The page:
Health benefits of lime are due in part to the vitamin-C and a very special phytochemical.
The old adage is, when moving into a new home, make sure there is a lemon tree planted in the garden; to which I would add a lime. There are subtle differences in taste and nutrition, but both are rich in vitamin C, one of the four anti-frailty vitamins, plus that special phytochemical.
At least 50-percent of the goodies are contained in the pulp, so do not strain out the juice from the solids.
That phytochemical is called limonin, by the way.
This page was last updated by Bernard Preston on 11th June, 2021.
Limonin is a particularly interesting phytochemical that researchers are investigating; it has been strongly associated with preventing the glutamate-toxicity which is central in causing the neurodegenerative conditions like Alzheimer’s and Parkinson’s diseases.
Limonin gives the fruit its bitter-taste; many people do not like that, so sadly researchers are developing citrus varieties that are low in the phytochemical; then we will not get the protection needed against these nasty diseases.
We have been hoodwinked into thinking we need only eat those foods that are to the liking of our taste-buds.
The British sailors were called limeys after an inspired fleet doctor discovered that the fruit would prevent the crew on the high-seas from dying of scurvy.
Far more sailors, an estimated two-million, succumbed to a deficiency of vitamin C than were ever killed in armed conflict.
It is assumed that it was the vitamin-C in the limes that was totally responsible for saving many lives, but the other active ingredients certainly also played their part.
Today not many people die of frank scurvy, but the more subtle symptoms of a mild vitamin-C deficiency are fatigue, lethargy and malaise.
Those abound but of course there are many other causes of these subjective symptoms.
So I hope to have convinced you that citrus needs to be daily on the menu, and limes and lemons are a great source of these complex nutrients.
At our green home we have both, but I favour the lime as our variety at least because it has no pips. But how do you get to enjoy them year-round? The commercial concentrate is loaded with preservatives and is horrible beyond belief.
The benefits of lime are what gave the British sailors their name; scurvy killed at least two-million of them whilst exploring the high seas.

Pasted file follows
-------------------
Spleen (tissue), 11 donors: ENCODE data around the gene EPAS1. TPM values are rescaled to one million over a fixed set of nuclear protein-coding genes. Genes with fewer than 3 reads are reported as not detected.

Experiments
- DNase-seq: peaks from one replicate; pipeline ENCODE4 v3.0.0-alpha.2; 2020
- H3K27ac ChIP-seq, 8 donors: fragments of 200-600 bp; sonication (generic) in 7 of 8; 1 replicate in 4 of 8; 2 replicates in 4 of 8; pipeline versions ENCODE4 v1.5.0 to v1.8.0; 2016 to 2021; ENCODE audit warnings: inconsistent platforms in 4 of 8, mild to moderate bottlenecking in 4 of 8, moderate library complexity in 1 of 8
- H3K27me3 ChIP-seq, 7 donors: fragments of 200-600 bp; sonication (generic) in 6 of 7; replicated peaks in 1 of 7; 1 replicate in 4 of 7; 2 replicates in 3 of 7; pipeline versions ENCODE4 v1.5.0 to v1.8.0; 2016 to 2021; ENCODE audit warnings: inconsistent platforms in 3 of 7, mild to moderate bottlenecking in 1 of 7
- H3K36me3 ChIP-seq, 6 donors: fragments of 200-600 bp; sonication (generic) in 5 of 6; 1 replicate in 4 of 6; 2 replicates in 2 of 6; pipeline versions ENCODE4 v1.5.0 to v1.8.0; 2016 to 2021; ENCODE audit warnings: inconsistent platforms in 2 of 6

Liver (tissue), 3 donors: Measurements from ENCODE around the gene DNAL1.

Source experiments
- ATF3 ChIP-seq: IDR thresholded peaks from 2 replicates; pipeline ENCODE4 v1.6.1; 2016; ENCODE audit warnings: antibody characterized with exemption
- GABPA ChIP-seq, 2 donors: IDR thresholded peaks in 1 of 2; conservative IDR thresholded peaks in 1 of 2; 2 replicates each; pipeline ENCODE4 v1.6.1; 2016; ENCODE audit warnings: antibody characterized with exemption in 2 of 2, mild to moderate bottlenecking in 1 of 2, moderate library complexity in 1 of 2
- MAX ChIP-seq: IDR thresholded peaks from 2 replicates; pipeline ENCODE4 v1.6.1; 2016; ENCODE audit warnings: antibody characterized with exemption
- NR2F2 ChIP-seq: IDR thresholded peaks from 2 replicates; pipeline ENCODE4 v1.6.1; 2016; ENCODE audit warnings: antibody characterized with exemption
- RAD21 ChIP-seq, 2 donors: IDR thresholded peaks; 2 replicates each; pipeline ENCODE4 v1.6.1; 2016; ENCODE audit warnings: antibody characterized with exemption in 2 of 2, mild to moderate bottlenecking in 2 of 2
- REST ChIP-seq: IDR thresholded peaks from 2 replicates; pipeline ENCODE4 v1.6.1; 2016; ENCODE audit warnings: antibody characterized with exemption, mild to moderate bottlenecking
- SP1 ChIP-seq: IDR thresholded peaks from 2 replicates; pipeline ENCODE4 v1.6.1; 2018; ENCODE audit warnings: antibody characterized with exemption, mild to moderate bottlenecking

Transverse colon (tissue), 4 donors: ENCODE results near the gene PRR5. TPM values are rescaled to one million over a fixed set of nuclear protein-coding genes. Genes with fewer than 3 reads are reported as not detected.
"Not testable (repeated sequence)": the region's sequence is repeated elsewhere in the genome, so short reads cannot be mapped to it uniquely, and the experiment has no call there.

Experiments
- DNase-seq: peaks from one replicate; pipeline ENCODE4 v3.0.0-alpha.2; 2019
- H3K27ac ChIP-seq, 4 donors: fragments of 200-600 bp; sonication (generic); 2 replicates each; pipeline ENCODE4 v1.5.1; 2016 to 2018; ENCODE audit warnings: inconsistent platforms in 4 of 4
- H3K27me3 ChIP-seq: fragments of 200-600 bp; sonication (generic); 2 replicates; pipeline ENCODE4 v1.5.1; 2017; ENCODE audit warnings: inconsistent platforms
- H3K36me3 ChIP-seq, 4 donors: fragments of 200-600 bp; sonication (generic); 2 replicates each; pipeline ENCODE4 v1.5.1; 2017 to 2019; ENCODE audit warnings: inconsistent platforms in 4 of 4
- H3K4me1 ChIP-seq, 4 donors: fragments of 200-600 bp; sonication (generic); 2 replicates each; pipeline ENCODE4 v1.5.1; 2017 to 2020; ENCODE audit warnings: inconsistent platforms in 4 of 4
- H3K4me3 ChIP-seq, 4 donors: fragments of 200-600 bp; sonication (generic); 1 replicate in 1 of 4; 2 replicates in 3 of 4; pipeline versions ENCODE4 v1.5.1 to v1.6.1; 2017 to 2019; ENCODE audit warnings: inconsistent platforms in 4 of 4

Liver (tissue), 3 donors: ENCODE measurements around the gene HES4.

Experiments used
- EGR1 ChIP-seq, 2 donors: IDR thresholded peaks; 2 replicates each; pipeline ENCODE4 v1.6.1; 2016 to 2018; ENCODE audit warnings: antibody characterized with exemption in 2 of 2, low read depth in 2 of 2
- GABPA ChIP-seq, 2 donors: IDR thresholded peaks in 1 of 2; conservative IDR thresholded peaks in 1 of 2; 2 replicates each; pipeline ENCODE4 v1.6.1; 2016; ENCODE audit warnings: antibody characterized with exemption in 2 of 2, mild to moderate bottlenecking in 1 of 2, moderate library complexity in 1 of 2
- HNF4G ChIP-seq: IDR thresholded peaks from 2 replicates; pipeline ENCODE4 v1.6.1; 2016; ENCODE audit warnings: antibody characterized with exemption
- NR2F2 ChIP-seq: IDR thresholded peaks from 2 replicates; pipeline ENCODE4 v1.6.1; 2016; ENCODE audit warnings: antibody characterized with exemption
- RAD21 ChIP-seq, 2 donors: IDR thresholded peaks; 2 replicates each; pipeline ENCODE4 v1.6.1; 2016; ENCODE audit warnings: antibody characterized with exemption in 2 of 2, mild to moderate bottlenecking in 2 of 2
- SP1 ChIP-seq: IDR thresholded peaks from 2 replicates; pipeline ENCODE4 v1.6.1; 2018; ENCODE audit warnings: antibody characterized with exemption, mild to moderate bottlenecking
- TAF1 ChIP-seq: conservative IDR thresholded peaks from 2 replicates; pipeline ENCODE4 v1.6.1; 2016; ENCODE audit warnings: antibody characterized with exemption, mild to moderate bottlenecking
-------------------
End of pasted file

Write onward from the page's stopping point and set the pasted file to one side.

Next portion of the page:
Our eight-year old tree produces literally hundreds of limes every
year, but the season is restricted to perhaps four or five months. So we
freeze the juice.
Use an electric juicer since it is arduous by hand to squeeze the liquid out of twenty or more limes and lemons; without the strainer. Pour it into ice-cube trays and when frozen, pop them into clear plastic bags, seal and return to the freezer.
It takes about half an hour to process 50-limes.
At around R4 per lemon or lime, we have had over R1000 worth of fruit hanging on our tree this year; more important we have a steady supply of the juice that is so essential for sparkling well-being, and plenty of energy. We have no sleepless nights worrying whether we might get Alzheimer’s or another of the neurodegenerative diseases.
A healthy microbiome in the colon is also vital, by the way, which is why we enjoy kefir several times a week. It is these little things that make for reaching eighty with all your marbles and joints intact a little more certain.
A glut of limes is one of the many joys of those who have a small garden where they can plant one of these amazing trees. The season is considerably longer than that of lemons which is another benefit.
Another benefit of limes is a much lower incidence of rheumatoid arthritis. The vitamin C is a natural anti-oxidant that scientists have found neutralises the free radicals that damage our cell membranes, causing inflammation.
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In our family's case, Helen clearly has rheumatoid arthritis in her hands and feet but interestingly has little pain. The joints are swollen and disfigured but with no disabling ache; she can garden almost without restriction, including weeding which is very hard on the fingers.
We have found that adding a teaspoon of freshly-squeezed lime juice to the dough improves the taste and texture of our artisan bread.
Our livers produce a molecule called Apo-B that acts as a carrier of low density lipoproteins. That is the cholesterol that is considered dangerous by many authorities, though there are doubts that this is an oversimplification; there are different sizes and some are not bad.
In any event, one of the benefits is that the limonin reduces the production of Apo-B, thus minimising the LDL concentration in the blood.
Cinnamon and diabetes is a hugely interesting topic; the spice improves insulin-sensitivity and combined with a few drops in an infusion makes a wonderful hearty drink.
Researchers have found that the phytochemicals in limes and lemons help prevent the proliferation of tumour cells by increasing the levels of nitric oxide.
Clearly the health benefits of lime and lemon are vast, far beyond the scope of a short blog like this; the take-home is simply that we should all be enjoying these citrus foods on a regular basis.
Remember to consume some of the zest where much of the limonin is found. My favourite kitchen utensils will be of assistance.
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